Check for U.S. clinical trials from NCI's list of cancer clinical trials that are now accepting patients with thyroid gland medullary carcinoma. For more specific results, refine the search by using other search features, such as the location of the trial, the type of treatment, or the name of the drug. Talk with your doctor about clinical trials that may be right for you. General information about clinical trials is available from the NCI Web site.

Treatment may include the following:

  • Tracheostomy as palliative therapy to relieve symptoms and improve the quality of life.
  • Total thyroidectomy as palliative therapy to relieve symptoms and improve the quality of life for patients whose cancer has not spread away from the thyroid.
  • External radiation therapy.
  • Chemotherapy.
  • A clinical trial of total thyroidectomy followed by chemotherapy and radiation therapy.

Check for U.S. clinical trials from NCI's list of cancer clinical trials that are now accepting patients with anaplastic thyroid cancer. For more specific results, refine the search by using other search features, such as the location of the trial, the type of treatment, or the name of the drug. Talk with your doctor about clinical trials that may be right for you. General information about clinical trials is available from the NCI Web site.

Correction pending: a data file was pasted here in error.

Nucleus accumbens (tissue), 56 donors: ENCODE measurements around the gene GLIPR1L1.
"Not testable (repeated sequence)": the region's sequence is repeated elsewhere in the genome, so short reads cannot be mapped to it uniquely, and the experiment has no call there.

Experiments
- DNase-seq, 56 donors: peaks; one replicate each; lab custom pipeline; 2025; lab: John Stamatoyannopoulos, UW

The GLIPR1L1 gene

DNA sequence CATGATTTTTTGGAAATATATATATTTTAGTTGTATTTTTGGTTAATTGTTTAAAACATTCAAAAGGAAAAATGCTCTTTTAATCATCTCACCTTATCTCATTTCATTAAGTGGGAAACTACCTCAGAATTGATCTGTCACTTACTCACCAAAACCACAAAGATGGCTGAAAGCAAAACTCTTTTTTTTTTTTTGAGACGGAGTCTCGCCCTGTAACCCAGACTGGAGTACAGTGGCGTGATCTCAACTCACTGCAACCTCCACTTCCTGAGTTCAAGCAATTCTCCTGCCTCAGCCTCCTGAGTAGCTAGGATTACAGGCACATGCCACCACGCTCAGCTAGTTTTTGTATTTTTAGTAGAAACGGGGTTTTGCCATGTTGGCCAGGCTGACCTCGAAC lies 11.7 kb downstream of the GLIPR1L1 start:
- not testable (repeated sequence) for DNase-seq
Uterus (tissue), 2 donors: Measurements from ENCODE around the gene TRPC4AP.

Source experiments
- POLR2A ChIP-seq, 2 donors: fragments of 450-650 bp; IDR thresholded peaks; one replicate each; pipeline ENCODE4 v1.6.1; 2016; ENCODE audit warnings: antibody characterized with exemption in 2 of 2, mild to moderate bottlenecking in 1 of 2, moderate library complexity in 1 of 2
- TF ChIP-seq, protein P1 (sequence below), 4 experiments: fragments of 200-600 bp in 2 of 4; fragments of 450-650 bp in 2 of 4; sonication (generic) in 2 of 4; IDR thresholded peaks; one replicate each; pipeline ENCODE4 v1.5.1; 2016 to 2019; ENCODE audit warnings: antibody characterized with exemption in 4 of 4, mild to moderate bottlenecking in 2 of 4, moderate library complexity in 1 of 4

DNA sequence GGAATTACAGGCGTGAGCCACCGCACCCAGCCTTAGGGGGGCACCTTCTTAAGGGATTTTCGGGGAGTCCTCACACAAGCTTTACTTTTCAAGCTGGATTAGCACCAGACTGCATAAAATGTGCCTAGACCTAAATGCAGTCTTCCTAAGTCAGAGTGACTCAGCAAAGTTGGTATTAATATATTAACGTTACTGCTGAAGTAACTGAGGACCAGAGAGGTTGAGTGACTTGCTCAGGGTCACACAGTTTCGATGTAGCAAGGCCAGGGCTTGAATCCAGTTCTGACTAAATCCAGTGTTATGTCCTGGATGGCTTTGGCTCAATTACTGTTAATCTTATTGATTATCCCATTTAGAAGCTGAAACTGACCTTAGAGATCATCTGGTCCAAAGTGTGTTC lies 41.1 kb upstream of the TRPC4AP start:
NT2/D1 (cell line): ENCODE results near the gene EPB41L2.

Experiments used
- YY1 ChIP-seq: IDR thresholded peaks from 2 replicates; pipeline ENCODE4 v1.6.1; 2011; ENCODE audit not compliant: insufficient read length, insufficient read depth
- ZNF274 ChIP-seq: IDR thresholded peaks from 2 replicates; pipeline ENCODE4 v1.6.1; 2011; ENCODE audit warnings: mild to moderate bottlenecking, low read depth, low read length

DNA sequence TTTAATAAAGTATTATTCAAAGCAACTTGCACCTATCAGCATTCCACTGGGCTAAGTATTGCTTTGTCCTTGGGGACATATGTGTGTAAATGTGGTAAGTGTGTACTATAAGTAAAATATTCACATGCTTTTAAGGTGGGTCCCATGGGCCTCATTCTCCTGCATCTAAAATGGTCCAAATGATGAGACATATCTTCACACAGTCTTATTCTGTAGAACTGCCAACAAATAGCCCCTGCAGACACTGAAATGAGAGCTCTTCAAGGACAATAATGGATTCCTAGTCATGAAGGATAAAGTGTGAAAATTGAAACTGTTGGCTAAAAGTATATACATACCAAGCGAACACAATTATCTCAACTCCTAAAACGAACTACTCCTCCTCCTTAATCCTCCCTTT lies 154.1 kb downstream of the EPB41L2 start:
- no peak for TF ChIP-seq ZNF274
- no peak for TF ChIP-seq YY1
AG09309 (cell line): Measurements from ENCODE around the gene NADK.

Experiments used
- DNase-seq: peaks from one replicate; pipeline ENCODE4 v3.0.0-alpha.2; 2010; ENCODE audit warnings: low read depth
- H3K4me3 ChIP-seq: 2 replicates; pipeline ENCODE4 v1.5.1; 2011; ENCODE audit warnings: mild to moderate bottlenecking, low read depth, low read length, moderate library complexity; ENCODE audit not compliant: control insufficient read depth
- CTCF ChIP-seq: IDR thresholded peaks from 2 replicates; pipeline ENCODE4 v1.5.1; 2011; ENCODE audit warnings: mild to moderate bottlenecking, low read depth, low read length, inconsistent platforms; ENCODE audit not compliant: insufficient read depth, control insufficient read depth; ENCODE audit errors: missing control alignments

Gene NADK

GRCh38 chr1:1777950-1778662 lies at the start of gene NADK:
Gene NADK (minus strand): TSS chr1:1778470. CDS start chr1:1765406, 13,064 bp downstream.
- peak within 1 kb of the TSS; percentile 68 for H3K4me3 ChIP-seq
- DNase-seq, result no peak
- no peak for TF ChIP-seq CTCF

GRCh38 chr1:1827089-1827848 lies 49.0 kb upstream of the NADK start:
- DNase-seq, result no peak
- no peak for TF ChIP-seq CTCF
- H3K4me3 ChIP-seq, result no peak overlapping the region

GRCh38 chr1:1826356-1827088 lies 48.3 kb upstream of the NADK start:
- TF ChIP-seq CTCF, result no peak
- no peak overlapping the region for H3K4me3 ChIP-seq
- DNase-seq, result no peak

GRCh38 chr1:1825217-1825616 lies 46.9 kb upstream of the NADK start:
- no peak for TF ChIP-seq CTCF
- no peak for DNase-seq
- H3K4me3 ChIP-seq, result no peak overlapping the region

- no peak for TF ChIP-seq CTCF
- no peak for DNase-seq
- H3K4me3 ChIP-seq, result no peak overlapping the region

Treatment of recurrent thyroid cancer may include the following:

  • Surgery with or without radioactive iodine therapy.
  • Radioactive iodine therapy when the cancer can be found only by a thyroid scan and cannot be felt during a physical exam.
  • External radiation therapy or intraoperative radiation therapy as palliative therapy to relieve symptoms and improve the quality of life.
  • Chemotherapy.
  • A clinical trial of a targeted therapy.

Check for U.S. clinical trials from NCI's list of cancer clinical trials that are now accepting patients with recurrent thyroid cancer. For more specific results, refine the search by using other search features, such as the location of the trial, the type of treatment, or the name of the drug. Talk with your doctor about clinical trials that may be right for you. General information about clinical trials is available from the NCI Web site.

For more information from the National Cancer Institute about thyroid cancer, see the following:

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2014-06-10